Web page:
Myth 2: Soy protein causes breast cancer
Attentive readers of the INSERT already know them: secondary plant substances. They can have a positive effect on your health and, above all, provide preventative protection against diseases. Soybeans also contain secondary plant substances - the so-called isoflavones. They belong to the group of phytoestrogens and this is where the prejudice begins! As the name suggests, phytoestrogens are similar to the body's own sex hormone oestrogen. Just like oestrogen, phytoestrogens can also bind to oestrogen receptors. Studies that show adverse effects are often based on cell cultures or animals that have been treated with isolated isoflavones. A quick reality check: This cannot simply be transferred to humans and certainly not to the consumption of a portion of tofu or a glass of soy drink a day. This is because the isoflavones are present in the whole food and not in high doses and in isolation. This is why the major cancer and nutrition societies agree that the consumption of soy products does not pose a risk for the development of breast cancer and that even women with breast cancer can safely enjoy moderate amounts of soy.
Myth 3: Soy protein lowers testosterone levels in men
All good things come in threes: soy protein is said to "feminize" men! First of all, what does that even mean? Many people probably think directly of clichés such as becoming emotional or being less broad. But come on: It's 2023 - this discussion really should finally stop! From a biological point of view, however, things look a little different, as there are typical male and female characteristics. The Y chromosome and the male sex hormone testosterone control the development of male genitalia. And sperm are obviously also a male thing. It is precisely these two things, sperm production and testosterone levels, that the consumption of soy is supposed to have a negative effect on. But: Fortunately, this is fake news! The hormonal effect has only been shown in high-dose preparations in animal experiments. Human studies have not yet been able to prove these effects. Negative effects have only been observed in two individual cases who consumed very large quantities of soy products over a long period of time. So there is definitely nothing to stop you enjoying one or two soy products from the KoRo range every day! And even if you take advantage of the full range for a day, the first thing that happens is: nothing at all!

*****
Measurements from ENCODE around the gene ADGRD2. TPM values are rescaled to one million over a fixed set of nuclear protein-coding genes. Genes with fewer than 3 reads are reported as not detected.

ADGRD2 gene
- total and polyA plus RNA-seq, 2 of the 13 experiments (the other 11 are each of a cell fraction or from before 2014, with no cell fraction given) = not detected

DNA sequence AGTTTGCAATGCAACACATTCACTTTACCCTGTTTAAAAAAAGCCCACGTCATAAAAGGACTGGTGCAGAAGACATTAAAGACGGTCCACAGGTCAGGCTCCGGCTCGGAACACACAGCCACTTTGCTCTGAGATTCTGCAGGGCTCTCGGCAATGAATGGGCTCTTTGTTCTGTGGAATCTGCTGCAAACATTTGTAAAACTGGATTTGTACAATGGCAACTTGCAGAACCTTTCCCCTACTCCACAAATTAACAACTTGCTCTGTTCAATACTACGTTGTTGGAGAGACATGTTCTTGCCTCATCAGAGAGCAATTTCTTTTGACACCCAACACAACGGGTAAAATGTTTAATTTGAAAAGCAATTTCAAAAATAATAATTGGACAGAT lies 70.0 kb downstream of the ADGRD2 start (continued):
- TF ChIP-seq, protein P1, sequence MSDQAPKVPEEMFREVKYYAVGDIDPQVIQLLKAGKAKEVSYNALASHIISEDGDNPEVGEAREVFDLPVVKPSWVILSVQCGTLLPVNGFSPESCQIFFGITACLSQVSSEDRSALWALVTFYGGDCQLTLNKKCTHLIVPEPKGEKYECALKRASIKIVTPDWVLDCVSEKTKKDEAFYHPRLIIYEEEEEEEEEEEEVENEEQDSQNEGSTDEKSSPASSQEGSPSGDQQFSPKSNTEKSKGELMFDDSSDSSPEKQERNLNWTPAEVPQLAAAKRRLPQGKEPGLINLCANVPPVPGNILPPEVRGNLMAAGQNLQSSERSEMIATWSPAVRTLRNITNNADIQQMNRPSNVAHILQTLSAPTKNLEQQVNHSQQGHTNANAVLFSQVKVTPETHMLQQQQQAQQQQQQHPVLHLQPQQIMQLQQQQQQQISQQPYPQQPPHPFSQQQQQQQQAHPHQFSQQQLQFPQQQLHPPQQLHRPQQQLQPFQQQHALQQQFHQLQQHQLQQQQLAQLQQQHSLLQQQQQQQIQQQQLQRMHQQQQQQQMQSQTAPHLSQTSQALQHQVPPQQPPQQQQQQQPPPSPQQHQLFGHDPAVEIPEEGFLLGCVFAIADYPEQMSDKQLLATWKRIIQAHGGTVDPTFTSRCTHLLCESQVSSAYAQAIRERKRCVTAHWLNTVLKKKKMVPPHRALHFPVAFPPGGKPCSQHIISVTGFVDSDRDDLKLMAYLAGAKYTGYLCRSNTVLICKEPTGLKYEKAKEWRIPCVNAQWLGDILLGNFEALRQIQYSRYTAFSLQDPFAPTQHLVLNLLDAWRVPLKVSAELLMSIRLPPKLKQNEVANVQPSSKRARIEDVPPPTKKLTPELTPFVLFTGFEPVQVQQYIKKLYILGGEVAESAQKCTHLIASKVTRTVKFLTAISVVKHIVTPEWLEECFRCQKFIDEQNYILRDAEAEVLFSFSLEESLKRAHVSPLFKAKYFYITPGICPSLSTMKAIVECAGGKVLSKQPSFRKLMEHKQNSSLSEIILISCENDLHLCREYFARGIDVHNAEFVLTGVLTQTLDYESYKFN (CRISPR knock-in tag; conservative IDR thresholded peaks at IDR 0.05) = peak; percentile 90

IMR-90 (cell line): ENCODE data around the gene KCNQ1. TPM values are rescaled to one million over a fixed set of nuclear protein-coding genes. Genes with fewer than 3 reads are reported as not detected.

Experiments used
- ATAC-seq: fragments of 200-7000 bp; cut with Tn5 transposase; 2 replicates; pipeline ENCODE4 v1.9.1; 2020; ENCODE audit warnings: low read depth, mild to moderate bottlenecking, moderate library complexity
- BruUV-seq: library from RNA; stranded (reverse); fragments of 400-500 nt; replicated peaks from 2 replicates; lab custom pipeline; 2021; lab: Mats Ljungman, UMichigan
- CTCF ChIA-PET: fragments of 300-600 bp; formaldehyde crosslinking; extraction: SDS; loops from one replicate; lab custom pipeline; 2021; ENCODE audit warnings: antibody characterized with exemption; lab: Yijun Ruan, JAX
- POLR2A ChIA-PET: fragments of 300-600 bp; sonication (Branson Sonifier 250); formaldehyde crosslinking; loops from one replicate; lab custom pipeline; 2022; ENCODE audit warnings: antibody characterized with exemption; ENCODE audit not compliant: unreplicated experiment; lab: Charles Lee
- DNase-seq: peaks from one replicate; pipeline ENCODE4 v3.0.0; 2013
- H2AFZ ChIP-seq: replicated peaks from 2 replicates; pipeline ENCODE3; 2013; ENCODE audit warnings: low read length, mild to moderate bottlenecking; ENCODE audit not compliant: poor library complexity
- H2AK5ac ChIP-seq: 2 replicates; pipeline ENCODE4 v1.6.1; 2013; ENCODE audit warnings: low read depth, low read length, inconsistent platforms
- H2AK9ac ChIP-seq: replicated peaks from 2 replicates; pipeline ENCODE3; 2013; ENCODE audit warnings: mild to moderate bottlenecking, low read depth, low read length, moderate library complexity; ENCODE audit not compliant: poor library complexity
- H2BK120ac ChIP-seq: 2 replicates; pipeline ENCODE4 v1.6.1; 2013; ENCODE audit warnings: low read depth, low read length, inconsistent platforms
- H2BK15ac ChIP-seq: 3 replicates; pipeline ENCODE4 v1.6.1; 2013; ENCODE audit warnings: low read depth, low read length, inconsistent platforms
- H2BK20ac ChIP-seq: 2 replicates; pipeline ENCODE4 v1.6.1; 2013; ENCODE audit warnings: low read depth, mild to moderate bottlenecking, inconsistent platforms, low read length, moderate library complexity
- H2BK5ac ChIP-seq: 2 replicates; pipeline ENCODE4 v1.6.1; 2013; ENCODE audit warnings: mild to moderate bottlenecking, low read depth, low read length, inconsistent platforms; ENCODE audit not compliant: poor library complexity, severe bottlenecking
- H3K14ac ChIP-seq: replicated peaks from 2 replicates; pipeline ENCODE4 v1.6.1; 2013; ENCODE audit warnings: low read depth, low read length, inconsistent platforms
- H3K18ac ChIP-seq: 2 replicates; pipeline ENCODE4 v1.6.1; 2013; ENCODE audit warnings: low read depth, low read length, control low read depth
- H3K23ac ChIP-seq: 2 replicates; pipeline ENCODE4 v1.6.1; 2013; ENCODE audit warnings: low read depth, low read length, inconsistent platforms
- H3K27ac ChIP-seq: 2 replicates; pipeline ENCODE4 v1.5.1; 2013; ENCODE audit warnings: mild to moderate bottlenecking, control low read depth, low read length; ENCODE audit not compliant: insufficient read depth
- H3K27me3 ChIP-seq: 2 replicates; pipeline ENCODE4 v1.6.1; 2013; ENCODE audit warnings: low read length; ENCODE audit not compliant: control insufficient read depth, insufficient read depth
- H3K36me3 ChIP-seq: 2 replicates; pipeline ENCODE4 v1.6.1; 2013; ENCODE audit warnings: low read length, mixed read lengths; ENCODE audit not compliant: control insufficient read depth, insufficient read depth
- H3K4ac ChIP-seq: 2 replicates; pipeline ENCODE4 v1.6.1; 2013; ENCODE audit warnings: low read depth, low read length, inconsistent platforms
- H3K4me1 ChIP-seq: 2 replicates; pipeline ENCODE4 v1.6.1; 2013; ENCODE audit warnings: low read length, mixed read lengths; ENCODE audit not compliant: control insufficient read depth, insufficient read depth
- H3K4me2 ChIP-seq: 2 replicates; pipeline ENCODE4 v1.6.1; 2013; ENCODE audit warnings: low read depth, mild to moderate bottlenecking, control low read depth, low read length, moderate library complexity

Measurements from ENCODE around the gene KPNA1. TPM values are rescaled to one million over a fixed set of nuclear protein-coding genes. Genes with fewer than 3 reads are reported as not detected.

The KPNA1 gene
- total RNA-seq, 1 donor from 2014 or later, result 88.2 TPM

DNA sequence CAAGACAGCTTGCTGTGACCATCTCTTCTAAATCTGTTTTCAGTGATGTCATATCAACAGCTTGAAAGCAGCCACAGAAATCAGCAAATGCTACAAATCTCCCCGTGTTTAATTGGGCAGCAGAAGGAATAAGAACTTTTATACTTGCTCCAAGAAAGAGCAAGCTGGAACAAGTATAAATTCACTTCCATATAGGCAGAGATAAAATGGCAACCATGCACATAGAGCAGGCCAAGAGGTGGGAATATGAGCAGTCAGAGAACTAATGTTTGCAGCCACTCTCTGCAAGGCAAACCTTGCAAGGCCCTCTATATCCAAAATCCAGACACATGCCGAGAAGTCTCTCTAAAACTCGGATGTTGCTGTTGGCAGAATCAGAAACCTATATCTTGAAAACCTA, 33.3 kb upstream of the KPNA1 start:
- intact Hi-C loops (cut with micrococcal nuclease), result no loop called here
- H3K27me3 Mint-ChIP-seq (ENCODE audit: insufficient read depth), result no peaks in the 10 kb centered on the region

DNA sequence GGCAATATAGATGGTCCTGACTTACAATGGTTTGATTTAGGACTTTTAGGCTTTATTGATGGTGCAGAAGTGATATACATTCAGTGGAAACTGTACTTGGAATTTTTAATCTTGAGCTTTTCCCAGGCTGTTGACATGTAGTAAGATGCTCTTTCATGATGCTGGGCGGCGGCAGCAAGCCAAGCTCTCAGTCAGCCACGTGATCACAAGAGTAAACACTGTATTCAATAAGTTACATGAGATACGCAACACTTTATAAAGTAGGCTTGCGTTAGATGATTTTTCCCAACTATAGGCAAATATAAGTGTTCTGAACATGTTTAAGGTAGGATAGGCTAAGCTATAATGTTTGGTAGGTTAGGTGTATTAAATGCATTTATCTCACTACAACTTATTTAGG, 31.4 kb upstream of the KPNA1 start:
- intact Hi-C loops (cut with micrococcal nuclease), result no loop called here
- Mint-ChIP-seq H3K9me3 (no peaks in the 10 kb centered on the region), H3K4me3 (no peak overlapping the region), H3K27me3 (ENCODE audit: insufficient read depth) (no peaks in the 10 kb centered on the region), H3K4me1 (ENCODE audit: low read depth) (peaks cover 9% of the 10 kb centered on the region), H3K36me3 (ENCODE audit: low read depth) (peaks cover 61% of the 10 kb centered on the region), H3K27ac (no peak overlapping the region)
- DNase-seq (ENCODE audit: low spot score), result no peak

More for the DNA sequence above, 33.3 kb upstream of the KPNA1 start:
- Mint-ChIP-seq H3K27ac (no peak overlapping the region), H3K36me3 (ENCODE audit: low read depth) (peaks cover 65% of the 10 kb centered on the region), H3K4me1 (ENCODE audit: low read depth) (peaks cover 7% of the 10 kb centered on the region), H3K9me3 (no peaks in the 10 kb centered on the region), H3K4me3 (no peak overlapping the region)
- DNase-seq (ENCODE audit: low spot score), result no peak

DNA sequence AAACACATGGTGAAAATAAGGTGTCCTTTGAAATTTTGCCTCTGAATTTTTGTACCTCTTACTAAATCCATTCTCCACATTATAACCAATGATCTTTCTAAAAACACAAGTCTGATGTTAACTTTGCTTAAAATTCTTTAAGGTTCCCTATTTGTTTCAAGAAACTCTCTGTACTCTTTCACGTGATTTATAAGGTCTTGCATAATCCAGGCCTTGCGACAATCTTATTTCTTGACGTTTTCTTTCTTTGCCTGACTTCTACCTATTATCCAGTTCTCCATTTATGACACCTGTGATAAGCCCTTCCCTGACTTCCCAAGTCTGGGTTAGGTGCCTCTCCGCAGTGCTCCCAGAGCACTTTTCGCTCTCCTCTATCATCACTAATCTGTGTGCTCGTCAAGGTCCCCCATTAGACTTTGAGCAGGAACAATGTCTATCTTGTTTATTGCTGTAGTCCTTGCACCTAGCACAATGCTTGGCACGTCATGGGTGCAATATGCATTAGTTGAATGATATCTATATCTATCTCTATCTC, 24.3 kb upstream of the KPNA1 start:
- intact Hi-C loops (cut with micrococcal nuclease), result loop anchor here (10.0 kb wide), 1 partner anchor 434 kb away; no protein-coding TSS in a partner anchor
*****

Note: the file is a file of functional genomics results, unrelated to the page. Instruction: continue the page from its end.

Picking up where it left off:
As you can see, many prejudices are not scientifically proven and sometimes the opposite is actually the case. So feel free to indulge in the various soy treats on a regular basis! Just keep in mind: the less processed the product is, the greater the benefits, as you benefit from soy in its pure form without any additives. And: variety is important! So try out the other delicious protein sources from the KoRo range, e.g. chickpeas, edamame, yellow lentils or - very fancy! - lasagne sheets made from red lentils. Incidentally, these are also ideal alternatives for the few people who really should avoid soy: namely those with a soy allergy. Everyone else can enjoy the delicious variety of soy without hesitation!